Consolidated PGIS Report for Zimbabwe
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Ncube, S. 2012. Consolidated GIS Report from Zimbabwe. CPWF Limpopo Project Report. Pretoria, South Africa: CPWF.
Permanent link to cite or share this item: http://hdl.handle.net/10568/34335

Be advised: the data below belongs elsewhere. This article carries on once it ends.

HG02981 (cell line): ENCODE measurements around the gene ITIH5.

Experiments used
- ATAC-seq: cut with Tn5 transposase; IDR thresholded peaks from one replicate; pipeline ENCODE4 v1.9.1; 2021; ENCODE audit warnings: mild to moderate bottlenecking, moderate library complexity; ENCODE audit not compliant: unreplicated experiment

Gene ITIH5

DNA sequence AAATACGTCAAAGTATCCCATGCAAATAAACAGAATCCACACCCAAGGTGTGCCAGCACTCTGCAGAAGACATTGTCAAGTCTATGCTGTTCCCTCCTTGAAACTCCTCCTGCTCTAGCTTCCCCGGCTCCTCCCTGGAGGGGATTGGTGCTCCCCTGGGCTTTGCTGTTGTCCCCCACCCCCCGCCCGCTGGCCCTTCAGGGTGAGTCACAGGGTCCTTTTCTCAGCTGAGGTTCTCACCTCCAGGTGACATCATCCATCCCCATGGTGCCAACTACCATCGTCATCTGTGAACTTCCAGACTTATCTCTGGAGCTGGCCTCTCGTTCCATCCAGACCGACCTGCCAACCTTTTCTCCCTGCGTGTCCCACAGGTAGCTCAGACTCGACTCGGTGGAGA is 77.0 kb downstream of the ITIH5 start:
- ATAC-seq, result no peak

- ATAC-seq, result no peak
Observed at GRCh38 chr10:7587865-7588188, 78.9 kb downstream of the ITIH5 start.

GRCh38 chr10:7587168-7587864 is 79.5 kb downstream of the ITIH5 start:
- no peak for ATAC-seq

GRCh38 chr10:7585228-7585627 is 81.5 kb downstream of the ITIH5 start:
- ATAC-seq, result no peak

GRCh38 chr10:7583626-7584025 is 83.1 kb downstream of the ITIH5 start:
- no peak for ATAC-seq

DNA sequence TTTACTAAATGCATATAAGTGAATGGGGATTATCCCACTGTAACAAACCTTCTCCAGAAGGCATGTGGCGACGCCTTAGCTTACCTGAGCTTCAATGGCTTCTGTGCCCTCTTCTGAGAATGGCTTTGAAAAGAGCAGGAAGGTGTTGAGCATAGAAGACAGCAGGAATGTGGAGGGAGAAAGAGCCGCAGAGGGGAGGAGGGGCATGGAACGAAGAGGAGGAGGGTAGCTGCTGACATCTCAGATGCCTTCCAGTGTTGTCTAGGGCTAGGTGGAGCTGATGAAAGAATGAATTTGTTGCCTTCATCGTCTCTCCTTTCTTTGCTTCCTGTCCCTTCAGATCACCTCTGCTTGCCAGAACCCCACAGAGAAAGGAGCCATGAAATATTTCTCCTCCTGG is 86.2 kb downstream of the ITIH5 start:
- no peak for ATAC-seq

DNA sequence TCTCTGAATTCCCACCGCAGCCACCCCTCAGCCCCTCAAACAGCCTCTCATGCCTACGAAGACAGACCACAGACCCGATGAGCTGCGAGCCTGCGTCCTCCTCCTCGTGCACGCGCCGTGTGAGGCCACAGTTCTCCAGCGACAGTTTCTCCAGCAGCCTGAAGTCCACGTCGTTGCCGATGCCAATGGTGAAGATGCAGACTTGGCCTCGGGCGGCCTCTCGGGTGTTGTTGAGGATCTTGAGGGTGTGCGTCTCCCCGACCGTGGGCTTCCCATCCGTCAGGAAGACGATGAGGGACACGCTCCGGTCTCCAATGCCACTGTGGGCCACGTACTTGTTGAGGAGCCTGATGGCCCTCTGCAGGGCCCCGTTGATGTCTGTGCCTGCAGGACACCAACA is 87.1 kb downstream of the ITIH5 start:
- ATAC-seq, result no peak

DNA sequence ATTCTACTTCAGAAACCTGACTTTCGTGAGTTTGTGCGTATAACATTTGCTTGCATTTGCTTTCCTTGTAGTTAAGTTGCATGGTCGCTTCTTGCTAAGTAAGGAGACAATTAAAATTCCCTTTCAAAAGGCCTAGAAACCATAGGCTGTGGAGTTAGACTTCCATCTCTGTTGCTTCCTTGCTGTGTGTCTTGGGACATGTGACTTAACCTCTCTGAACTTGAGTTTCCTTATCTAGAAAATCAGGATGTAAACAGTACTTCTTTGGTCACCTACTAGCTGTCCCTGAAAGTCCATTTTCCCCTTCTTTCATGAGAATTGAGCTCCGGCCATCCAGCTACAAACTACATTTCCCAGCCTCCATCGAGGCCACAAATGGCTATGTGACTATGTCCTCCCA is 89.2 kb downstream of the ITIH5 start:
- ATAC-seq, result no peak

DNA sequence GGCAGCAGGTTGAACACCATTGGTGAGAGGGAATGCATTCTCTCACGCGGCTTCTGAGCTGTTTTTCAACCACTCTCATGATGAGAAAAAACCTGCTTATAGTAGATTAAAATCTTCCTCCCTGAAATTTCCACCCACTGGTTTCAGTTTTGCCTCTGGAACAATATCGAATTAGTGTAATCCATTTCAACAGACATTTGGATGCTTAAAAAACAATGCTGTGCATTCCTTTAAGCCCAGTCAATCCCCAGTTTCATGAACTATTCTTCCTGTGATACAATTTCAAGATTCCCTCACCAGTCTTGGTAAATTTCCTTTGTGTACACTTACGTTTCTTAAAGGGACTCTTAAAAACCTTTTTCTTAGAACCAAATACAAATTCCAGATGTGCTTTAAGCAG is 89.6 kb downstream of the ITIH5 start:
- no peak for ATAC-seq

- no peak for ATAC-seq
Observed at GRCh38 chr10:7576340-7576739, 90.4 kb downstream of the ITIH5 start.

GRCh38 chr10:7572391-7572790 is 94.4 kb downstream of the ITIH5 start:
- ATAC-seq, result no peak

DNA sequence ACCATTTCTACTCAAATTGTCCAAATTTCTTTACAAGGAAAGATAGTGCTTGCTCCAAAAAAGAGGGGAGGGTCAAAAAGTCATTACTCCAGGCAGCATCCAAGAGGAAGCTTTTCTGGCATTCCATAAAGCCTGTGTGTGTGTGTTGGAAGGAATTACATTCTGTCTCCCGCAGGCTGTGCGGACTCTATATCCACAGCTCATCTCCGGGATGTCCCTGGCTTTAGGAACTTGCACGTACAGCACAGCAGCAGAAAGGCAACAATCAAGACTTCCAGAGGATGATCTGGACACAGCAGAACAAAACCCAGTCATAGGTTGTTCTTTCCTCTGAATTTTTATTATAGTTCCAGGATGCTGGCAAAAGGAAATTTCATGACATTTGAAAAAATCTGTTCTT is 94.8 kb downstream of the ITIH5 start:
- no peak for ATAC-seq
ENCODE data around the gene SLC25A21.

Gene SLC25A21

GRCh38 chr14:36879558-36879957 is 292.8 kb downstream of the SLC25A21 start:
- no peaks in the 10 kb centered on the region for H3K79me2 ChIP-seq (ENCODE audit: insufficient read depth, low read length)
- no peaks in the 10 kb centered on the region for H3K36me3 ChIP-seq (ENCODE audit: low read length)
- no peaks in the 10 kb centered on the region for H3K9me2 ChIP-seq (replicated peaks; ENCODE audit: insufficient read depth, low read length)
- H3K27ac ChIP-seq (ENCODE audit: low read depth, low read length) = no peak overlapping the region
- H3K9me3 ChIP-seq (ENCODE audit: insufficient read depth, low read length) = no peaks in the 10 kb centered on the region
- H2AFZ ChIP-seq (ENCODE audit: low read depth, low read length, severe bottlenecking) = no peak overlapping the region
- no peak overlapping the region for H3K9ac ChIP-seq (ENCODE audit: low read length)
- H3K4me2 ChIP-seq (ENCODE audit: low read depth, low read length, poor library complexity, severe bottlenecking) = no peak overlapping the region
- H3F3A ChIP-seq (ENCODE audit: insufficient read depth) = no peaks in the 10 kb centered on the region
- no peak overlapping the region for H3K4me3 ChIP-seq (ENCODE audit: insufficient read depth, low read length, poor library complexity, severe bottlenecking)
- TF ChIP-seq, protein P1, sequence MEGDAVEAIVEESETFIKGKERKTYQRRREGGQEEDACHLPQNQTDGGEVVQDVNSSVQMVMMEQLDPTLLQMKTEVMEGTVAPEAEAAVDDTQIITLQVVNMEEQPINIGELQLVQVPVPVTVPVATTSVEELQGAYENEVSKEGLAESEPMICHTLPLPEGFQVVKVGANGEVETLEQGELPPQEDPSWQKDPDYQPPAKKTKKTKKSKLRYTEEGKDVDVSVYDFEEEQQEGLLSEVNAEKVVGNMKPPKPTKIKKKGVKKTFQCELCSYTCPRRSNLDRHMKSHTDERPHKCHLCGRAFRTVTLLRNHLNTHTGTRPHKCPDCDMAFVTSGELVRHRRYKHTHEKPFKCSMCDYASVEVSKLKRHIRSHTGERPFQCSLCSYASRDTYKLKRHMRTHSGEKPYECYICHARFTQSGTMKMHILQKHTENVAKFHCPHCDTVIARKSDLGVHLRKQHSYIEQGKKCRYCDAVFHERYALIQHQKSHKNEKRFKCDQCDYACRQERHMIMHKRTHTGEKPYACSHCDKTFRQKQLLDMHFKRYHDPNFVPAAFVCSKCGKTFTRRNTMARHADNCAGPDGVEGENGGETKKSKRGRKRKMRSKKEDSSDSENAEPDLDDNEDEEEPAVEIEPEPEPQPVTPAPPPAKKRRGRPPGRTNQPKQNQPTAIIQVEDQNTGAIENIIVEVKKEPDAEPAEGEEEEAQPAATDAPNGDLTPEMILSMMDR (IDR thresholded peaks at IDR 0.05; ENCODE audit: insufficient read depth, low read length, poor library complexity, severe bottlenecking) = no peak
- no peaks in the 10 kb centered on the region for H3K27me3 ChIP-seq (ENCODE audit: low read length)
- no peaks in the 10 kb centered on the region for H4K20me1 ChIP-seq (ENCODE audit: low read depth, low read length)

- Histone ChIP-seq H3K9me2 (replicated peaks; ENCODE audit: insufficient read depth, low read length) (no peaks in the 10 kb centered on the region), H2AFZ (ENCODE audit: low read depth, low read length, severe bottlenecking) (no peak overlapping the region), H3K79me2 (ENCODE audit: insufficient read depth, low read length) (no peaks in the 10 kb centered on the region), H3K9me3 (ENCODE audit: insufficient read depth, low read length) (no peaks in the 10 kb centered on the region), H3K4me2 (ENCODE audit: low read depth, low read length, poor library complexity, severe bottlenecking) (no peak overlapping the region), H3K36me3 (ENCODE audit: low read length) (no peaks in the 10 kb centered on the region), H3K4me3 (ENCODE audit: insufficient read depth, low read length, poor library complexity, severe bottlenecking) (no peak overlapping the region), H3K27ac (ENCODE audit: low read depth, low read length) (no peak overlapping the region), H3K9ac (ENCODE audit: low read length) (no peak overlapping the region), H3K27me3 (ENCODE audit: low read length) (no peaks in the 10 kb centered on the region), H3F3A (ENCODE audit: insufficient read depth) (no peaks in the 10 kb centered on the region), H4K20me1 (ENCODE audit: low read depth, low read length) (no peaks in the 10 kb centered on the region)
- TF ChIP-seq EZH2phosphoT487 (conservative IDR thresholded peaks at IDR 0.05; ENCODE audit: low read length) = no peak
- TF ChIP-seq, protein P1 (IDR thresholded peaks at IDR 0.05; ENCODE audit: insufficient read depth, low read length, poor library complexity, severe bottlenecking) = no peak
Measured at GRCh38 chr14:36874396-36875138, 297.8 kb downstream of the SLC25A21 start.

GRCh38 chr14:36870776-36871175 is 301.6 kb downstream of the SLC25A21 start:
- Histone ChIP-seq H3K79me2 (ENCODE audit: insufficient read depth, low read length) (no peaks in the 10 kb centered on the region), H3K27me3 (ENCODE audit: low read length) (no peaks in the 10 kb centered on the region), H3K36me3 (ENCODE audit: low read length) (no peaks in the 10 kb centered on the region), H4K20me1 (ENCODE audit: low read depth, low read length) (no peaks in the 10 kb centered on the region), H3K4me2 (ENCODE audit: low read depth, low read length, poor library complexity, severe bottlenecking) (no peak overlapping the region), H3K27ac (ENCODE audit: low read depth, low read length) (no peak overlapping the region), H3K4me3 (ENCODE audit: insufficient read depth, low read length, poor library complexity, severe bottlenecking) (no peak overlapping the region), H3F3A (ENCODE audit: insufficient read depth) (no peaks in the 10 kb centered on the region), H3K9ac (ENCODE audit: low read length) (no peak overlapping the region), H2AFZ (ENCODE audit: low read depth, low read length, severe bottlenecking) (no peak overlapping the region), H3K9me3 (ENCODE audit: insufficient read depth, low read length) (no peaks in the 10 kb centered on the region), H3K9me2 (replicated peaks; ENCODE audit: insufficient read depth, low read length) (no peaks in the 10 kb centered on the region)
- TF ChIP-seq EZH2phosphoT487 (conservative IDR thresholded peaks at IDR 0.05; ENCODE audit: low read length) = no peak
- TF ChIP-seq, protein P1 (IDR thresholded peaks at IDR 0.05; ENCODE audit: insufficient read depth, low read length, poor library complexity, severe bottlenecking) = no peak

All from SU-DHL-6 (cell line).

In Zimbabwe, the Participatory Geographic Information Systems (PGIS) data collection exercise for the Challenge Program on Water and Food (CPWF‐L1) was done in three districts that fall within the confines of the Limpopo River Basin. These districts are Insiza, Matobo and Gwanda which are all found in Zimbabwe’s Matabeleland South province. In all the districts data collection was done at two levels, in which the first level entailed conducting interviews and focused group discussions with the district stakeholders. The second level of data collection entailed conducting focused group discussions with the selected communities. Three PGIS team members facilitated the data collection exercise with the support from the provincial Agritex office. The main objective of the PGIS data collection exercise was to identify successful cases on Agricultural Water Management technologies that have been implemented in these districts and hence develop a clear understanding of what made these technologies successful from a variety of viewpoints. The identified technologies were described in terms of adoption, adaptation and contribution to livelihoods among the rural communities. Key stakeholders were invited to attend the data collection exercise at the district level. These included District Administrators, Rural District Councils, AGRITEX, NGOs and other government line ministries operational in these districts. At the community level, a specified number of farmers involved in the identified projects were invited to attend the focus group discussions. This report gives a consolidated outline of the intervention technologies that were identified in these three districts and further gives a reflection on some of the lessons learnt during field work which could be of benefit for similar data collection work in the other countries within the Limpopo River Basin. Briefly the main intervention technologies identified were: conservation agriculture in Insiza district, sand water abstraction in Matobo district and fodder production in Gwanda district.